While space is at a premium across most of Japan, there is plenty of room and an abundance of natural beauty on the northern Hokkaido Island, which makes up 22 per cent of Japan’s landmass. Hokkaido is renowned for ski and snowboard resorts and the quality of its powdered snow, as well as its deliciously fresh seafood.

Nonetheless Sapporo, the largest city, is a buzzing environment for working, studying and living. “Many of Japan’s leading companies have established branches in Sapporo and more than 100 schools of higher learning are located here,” explains Miki Ando from the Japanese Language Institute of Sapporo. “Residents live safely and comfortably in this city, where consumer prices and crime rates are much lower than in Tokyo. Warm-hearted citizens cordially welcome people of other countries, and the Japanese language here is much closer to standard Japanese than dialects spoken elsewhere.”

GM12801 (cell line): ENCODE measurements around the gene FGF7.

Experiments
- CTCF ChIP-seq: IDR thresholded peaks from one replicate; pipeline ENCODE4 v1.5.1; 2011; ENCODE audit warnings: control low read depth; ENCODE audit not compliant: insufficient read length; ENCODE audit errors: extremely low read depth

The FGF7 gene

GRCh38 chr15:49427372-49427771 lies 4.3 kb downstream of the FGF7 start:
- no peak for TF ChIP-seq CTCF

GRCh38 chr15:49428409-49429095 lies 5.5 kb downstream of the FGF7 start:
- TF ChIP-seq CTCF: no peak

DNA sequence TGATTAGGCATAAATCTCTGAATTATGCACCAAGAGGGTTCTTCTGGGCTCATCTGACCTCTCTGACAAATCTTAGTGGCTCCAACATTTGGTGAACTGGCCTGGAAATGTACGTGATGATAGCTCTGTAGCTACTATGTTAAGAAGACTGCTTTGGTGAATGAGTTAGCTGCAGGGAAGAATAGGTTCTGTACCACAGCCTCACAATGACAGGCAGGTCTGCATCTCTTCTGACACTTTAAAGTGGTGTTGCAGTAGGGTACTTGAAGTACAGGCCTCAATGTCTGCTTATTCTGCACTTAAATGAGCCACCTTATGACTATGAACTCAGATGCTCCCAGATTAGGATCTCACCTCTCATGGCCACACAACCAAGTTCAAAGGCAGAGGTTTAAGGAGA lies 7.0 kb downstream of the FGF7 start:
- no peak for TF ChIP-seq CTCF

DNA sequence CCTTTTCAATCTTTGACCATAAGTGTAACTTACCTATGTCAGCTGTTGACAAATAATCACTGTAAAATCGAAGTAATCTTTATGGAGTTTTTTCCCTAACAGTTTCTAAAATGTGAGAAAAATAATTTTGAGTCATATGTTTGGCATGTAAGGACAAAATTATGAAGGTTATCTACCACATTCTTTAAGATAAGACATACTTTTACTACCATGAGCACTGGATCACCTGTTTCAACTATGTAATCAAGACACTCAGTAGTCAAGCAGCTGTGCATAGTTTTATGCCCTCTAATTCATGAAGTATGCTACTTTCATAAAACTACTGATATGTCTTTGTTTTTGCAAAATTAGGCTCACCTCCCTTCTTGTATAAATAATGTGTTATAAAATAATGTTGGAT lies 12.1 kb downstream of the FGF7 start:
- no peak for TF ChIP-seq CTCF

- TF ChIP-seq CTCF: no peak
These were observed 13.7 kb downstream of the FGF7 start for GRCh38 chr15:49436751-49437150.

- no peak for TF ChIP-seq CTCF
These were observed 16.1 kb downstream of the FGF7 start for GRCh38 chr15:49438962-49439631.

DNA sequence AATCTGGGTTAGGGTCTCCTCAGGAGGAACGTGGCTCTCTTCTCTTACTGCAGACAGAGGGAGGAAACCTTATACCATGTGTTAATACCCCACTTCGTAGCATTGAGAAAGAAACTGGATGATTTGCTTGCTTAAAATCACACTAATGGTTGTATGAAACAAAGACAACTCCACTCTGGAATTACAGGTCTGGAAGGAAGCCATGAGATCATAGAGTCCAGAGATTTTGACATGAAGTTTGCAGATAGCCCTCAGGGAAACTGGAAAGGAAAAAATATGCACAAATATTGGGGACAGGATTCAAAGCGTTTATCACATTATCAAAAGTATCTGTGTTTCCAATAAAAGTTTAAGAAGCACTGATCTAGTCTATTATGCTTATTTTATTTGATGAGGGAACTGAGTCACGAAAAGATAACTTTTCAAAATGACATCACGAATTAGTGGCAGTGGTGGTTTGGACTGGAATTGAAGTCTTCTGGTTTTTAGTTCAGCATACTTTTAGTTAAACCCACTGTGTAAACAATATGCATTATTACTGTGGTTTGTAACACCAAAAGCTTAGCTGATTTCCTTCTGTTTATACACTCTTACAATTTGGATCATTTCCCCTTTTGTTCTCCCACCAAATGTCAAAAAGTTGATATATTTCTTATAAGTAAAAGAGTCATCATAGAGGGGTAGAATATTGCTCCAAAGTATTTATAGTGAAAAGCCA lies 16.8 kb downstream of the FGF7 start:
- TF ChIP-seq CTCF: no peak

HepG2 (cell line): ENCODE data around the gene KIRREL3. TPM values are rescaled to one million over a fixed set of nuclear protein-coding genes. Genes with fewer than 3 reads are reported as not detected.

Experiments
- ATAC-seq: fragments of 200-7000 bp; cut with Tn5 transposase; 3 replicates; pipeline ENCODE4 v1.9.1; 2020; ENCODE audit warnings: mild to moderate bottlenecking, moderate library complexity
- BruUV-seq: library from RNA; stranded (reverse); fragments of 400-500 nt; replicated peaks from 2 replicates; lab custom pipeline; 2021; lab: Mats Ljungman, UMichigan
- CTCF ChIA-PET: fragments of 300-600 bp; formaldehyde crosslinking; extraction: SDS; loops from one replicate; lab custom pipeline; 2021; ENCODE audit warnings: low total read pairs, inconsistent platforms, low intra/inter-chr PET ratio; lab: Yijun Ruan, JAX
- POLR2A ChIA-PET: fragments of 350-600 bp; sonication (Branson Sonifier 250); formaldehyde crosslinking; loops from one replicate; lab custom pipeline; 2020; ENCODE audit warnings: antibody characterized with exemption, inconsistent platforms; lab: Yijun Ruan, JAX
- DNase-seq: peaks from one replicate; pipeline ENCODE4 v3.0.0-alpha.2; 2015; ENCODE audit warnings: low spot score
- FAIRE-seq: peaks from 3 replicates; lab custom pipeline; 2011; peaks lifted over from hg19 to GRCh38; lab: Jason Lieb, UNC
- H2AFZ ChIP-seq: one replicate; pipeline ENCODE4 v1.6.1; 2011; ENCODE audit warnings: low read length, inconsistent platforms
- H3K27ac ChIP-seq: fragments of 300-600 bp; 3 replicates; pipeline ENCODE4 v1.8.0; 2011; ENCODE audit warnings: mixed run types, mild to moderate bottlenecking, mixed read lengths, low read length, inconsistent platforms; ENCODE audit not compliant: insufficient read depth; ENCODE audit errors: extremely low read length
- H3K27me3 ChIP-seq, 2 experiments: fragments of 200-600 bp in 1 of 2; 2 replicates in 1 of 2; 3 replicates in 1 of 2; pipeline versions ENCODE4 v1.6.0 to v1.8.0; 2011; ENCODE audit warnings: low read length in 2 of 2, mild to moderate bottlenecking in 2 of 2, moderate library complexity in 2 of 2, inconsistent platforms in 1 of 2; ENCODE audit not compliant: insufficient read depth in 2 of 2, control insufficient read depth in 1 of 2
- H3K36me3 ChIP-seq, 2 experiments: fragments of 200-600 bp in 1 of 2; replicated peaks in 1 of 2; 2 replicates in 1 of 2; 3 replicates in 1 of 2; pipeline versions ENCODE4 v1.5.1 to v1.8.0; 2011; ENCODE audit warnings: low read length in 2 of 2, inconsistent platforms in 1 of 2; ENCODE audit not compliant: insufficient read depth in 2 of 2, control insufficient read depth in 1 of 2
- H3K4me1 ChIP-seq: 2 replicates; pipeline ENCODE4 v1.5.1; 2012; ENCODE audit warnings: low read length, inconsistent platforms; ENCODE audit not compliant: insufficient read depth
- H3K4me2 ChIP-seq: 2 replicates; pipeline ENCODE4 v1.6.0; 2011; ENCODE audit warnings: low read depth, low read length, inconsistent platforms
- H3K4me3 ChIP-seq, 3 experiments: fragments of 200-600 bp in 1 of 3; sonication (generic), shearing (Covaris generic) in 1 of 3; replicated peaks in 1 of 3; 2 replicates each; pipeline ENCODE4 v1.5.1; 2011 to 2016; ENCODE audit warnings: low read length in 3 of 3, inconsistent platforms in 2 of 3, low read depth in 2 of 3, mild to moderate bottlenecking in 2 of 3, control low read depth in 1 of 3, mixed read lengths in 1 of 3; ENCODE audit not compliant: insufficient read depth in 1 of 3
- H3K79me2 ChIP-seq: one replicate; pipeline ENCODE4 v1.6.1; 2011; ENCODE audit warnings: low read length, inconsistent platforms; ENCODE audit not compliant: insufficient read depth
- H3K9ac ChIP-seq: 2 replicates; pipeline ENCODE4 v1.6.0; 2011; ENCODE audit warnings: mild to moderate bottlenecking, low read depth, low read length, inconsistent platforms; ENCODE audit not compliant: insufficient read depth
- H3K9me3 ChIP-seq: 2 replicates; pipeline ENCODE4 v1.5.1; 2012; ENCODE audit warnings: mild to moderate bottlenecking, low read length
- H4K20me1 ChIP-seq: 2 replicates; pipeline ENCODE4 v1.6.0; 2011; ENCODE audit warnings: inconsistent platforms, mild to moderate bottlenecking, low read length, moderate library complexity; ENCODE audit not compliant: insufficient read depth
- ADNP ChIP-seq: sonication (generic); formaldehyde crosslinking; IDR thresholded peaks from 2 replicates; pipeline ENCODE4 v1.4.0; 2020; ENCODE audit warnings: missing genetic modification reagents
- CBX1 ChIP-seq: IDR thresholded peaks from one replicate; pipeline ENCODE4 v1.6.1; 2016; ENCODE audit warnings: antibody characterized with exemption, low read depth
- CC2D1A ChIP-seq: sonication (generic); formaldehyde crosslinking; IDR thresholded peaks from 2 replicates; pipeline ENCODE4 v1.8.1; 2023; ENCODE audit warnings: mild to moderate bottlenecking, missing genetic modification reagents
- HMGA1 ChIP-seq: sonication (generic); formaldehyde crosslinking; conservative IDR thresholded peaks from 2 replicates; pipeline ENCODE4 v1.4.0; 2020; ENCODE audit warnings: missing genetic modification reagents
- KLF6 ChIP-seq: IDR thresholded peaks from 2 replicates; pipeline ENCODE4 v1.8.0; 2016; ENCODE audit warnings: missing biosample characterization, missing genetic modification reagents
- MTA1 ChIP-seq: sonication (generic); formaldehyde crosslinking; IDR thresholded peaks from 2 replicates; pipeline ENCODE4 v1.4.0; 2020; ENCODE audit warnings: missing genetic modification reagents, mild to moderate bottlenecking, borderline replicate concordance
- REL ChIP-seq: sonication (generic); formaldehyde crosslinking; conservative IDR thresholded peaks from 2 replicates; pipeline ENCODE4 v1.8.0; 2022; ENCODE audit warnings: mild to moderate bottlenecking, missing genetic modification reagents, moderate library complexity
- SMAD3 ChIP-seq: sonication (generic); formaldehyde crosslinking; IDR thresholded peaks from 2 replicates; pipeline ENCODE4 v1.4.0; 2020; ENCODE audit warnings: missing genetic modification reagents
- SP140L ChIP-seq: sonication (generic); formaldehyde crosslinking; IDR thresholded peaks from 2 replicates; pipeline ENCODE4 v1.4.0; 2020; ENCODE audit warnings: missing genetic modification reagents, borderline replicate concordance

“Sapporo is a beautiful city that has achieved harmony with nature. Odori Park and the Botanical Garden are right in the city centre. Summers are relatively cool, making Sapporo ideal for travellers. In winter, people come here to enjoy skiing and snowboarding.” Odori Park is a host to an astounding array of snow and ice sculptures during the city’s Snow Festival. “Winter life is not very hard because of the well-developed mass transit system, intensive snow removal, and architecture suited to cold weather. You will be able to enjoy urban life fully in every season,” Ando adds.